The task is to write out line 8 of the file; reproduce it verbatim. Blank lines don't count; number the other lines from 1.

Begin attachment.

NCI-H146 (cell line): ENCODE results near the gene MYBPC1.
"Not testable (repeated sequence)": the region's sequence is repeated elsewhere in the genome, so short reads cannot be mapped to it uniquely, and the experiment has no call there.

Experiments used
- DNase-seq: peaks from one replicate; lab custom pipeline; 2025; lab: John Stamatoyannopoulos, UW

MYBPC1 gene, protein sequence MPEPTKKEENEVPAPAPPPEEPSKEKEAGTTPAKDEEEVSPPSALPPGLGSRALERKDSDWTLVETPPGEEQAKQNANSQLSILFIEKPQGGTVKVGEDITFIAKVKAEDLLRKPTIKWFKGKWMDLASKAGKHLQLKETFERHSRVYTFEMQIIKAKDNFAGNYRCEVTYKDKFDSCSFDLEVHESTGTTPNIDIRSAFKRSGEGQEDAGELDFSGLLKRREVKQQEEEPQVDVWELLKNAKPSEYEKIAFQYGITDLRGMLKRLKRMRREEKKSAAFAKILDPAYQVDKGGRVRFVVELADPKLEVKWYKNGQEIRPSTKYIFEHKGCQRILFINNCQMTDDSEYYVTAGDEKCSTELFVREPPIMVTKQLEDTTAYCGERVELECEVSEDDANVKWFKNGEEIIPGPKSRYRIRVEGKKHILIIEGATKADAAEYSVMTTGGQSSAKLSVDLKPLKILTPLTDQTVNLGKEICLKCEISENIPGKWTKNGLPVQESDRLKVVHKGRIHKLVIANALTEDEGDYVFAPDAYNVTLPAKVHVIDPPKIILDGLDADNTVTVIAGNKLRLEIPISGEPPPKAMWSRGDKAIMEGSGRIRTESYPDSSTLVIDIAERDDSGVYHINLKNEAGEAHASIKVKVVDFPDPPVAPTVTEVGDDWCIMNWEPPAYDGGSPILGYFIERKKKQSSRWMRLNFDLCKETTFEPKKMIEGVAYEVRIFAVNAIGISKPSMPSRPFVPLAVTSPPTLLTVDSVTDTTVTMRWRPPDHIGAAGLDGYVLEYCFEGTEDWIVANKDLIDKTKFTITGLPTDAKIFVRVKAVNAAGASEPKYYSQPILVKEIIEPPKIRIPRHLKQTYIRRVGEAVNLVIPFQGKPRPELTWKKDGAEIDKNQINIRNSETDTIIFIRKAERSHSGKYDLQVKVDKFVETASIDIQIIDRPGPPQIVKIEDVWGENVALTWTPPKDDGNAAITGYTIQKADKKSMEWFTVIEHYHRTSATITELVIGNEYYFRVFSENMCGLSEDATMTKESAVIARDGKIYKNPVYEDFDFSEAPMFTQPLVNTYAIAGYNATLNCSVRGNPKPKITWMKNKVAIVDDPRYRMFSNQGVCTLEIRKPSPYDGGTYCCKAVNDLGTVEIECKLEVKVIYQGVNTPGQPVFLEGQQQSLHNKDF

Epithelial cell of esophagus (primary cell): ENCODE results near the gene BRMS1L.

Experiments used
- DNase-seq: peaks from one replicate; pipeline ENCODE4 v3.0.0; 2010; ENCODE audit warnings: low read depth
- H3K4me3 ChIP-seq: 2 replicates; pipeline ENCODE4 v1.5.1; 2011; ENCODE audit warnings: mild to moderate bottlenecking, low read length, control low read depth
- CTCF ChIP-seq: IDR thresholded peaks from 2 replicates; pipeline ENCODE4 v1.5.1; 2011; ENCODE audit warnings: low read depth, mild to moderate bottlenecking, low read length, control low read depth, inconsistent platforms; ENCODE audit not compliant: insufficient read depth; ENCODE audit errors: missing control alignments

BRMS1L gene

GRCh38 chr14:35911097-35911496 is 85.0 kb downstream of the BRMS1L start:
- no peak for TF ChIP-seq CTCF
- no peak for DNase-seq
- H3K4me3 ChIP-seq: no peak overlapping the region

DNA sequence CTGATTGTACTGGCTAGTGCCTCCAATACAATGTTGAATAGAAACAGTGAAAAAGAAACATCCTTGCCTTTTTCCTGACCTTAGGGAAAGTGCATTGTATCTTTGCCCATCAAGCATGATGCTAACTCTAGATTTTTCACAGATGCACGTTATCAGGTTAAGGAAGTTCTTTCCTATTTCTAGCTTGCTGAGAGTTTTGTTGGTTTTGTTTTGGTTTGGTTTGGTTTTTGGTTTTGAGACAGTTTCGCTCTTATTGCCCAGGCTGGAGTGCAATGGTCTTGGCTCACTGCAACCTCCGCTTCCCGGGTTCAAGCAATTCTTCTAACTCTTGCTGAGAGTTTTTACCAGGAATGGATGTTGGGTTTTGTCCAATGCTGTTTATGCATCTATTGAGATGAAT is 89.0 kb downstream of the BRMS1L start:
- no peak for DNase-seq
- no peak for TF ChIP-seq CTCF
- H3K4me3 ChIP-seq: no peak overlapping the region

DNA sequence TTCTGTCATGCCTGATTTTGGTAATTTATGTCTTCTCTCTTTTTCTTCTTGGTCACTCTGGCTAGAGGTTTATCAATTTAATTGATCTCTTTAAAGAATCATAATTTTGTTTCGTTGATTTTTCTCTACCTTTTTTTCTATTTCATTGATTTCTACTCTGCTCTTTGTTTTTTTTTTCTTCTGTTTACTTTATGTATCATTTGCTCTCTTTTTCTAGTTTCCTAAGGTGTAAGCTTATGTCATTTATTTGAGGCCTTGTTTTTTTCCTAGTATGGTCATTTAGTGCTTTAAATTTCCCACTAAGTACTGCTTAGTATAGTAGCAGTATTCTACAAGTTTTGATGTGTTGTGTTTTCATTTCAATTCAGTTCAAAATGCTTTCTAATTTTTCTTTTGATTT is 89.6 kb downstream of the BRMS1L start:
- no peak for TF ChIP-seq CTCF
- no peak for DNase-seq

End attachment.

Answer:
- DNase-seq: peaks from one replicate; pipeline ENCODE4 v3.0.0; 2010; ENCODE audit warnings: low read depth